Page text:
Discussions on snuff films will always include the controversial Japanese horror series Guinea Pig, which garnered a cult trailing that even prompted an FBI investigation after its release. However, other horror films occupying the same premise are either overlooked or unseen due to lack of audience regard or distribution. One of them is Kim Jin-won’s 2008 horror The Butcher.
It has the repugnant, loathsome appeal of a fake snuff film, including the found footage treatment, which is certainly fitting since the underground ‘torture film’ shot inside the film is to be released to those who fancy torture exploits. The premise might be familiar to a few who dared to explore this horror subgenre as it is reminiscent of another disregarded splatter faux snuff film by Tamakichi Anaru titled A Tumbling Doll of Flesh. However, Jin-won succeeded in stepping up the torture porn game by imagining a layered experience that others failed to deliver.
The film is simple, and those who already watched those films mentioned might find the story utterly familiar. In this film, a trio of sadist snuff film creators works on a new underground feature in a deserted abattoir. They have four victims, each with a makeshift camera attached helmet on their heads as part of the filmmaker’s idea of an interactive appearance for his sadistic picture. The idea of having two camera perspectives is completely ingenious as the snuff director intends to provide a two-way encounter uncompromised by a single, limited panorama. Their use of the camera is one of my favorite reimaginings of the found footage genre because it deviated from the trope that the ordeal would only revolve around the vista of the oppressor.
The presence of another camera, especially from the distressed perspective, is a refreshing approach that suspends or intensifies the experience. The use of the camera lets us measure the incomparable power structure existing between the tormentor and the tormented, allowing us to sympathize rather than solely relish the unrelenting splatters and gore. As the film within the film proposes to deliver a first-person experience of the recorded torture, the existence of two cameras did not feel compelled at all.
There is no room for dull moments because the perspectives we see fluctuates from time to time. A truly vexing element in the found footage genre is that the characters seem to record relentlessly. The constant documentation, in a way, is justified by the existence of the victim’s camera. The first scenes jump from the perspective of the butcher to the kidnapped. The variations of viewpoint provide the dodgy, sinister ambiance that would linger and intensify throughout the film. When we watch from the view of the killers, we sense a minacious air and security, as if we are safe from being earmarked for their murderous schemes. Then, the mood shifts when we finally see from the oppressed eyes. We might not see the carnage as a whole, but we become sufferers of the sinister plots. This perspective helps us commiserate with the tormented individuals. We might not feel what they are feeling, but we relate to their feeling of claustrophobia, incarceration, hopelessness, and desperation.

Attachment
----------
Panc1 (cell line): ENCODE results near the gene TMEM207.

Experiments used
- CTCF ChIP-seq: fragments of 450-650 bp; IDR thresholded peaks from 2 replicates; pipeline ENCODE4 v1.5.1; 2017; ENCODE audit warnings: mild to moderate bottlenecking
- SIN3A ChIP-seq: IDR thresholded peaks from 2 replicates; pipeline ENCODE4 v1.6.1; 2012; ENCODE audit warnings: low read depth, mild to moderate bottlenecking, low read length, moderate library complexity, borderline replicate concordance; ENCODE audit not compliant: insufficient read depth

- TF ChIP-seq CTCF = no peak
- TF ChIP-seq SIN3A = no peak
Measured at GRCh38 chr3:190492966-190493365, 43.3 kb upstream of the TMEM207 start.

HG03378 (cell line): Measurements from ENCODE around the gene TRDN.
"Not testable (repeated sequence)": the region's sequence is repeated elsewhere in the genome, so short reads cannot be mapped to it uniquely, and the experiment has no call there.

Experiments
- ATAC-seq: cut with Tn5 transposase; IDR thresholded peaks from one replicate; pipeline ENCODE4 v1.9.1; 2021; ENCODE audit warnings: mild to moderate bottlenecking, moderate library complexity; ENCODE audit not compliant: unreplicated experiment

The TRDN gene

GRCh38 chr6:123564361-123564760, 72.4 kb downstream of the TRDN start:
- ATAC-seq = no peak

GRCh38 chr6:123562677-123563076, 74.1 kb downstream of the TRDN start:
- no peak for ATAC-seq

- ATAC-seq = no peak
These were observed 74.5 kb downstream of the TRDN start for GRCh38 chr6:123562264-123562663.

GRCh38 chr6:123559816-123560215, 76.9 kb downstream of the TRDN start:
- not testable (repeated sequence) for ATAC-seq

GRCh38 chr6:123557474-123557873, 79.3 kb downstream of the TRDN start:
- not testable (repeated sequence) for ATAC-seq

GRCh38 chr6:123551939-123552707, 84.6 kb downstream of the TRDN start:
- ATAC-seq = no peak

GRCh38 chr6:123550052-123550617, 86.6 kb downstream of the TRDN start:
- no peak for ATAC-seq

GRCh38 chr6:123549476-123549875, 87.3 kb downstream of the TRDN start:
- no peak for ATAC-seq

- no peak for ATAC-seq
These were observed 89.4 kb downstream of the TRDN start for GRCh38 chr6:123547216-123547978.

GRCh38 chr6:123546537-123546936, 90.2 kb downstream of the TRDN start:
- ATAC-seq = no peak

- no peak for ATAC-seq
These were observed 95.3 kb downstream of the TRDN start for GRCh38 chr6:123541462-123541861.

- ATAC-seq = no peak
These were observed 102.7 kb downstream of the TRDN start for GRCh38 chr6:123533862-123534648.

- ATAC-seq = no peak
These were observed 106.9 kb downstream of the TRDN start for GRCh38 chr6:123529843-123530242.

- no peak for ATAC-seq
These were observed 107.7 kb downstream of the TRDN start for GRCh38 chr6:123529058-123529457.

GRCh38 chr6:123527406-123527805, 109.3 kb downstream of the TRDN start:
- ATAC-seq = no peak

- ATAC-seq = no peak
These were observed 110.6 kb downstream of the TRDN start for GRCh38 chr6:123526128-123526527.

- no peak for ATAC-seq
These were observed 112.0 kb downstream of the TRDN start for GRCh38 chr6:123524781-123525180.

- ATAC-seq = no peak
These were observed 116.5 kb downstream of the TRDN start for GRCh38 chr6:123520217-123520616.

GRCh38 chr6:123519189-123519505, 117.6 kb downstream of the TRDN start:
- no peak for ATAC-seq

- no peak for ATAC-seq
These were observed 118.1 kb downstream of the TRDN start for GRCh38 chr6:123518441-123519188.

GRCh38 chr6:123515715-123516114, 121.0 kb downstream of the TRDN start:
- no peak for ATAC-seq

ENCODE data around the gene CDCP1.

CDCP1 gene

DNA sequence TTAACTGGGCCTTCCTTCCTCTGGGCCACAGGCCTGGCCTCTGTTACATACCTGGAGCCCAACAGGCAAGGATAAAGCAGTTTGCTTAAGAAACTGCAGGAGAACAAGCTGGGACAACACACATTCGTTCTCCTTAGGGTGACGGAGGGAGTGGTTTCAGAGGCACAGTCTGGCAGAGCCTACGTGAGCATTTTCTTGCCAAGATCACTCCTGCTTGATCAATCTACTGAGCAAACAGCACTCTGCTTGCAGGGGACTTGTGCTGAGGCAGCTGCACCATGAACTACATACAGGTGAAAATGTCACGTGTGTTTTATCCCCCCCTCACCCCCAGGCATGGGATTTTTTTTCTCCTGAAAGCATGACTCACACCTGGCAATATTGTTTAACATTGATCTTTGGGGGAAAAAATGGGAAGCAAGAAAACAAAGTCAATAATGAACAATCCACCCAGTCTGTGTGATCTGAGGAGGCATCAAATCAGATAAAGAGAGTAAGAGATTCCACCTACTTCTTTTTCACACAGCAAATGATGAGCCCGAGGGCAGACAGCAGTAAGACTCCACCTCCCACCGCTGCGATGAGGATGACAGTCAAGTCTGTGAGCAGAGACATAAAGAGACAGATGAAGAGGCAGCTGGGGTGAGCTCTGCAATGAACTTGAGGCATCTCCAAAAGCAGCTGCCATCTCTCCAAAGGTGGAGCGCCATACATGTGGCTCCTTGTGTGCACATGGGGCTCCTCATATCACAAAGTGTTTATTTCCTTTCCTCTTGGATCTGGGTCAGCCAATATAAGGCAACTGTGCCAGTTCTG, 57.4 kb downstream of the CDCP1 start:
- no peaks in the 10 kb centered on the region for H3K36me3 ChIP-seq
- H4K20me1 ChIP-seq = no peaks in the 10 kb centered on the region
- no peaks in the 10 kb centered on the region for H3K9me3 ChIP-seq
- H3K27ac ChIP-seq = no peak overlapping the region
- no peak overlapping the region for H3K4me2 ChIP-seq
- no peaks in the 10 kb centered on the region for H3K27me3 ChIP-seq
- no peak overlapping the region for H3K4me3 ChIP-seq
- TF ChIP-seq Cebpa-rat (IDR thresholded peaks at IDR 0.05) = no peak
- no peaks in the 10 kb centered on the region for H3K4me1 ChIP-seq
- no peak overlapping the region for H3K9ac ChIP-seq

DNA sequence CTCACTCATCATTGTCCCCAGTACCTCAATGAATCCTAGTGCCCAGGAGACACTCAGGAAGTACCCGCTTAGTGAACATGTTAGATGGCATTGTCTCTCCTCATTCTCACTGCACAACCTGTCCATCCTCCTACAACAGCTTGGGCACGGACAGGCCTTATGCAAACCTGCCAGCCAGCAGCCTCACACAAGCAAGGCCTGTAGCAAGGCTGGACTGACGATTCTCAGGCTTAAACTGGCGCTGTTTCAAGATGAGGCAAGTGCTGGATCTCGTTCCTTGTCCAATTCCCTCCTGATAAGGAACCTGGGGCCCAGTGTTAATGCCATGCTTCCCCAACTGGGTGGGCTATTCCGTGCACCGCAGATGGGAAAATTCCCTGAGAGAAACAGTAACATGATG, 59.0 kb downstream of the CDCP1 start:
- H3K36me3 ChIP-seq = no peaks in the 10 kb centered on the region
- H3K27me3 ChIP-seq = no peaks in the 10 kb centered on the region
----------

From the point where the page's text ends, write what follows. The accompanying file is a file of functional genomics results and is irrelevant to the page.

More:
When the sexual onslaught and uncompromised bloodshed finally commenced, the story stirred from being a mere blood spectacle to unforeseen psychological warfare. The film swiftly distinguishes itself from others of the same genre when the final couple of the film is finally situated in the torture room. Concentrating the story on the internal struggle of the victims makes the tortures more unbearable and gut-churning. Hearing the desperate decisions of the tortured man during the ordeal makes us reflect on ourselves and question our sanity if we ever are pressed into a circumstance like his.
The thrill from the immediate shift of tone is the calculated payoff from the scheme plotted by Kim Jin-won. We enter his chambers of horror unoriented and later become profoundly immersed with the characters. Although the emotional stake only developed during the latter half of the film, the brimming pressure and adrenaline during the first and second escape of the man instantly heighten our concern with him. It is as if we are given a second and third chance of life, and we do not have the luxury to waste a minute of it.
The film has enough barbarism in it, catered by the sadistic butchers and their twisted states. Every moment is packed with tremendous anxiety, for their minds are truly unpredictable and monstrous. There are also digs of dark humor from time to time that captured its underlying satirical premise about the film industry. If you can endure it until the actual story chimes in, you might encounter a visceral, authentic cinematic experience, even if you do not recognize films like this as cinema.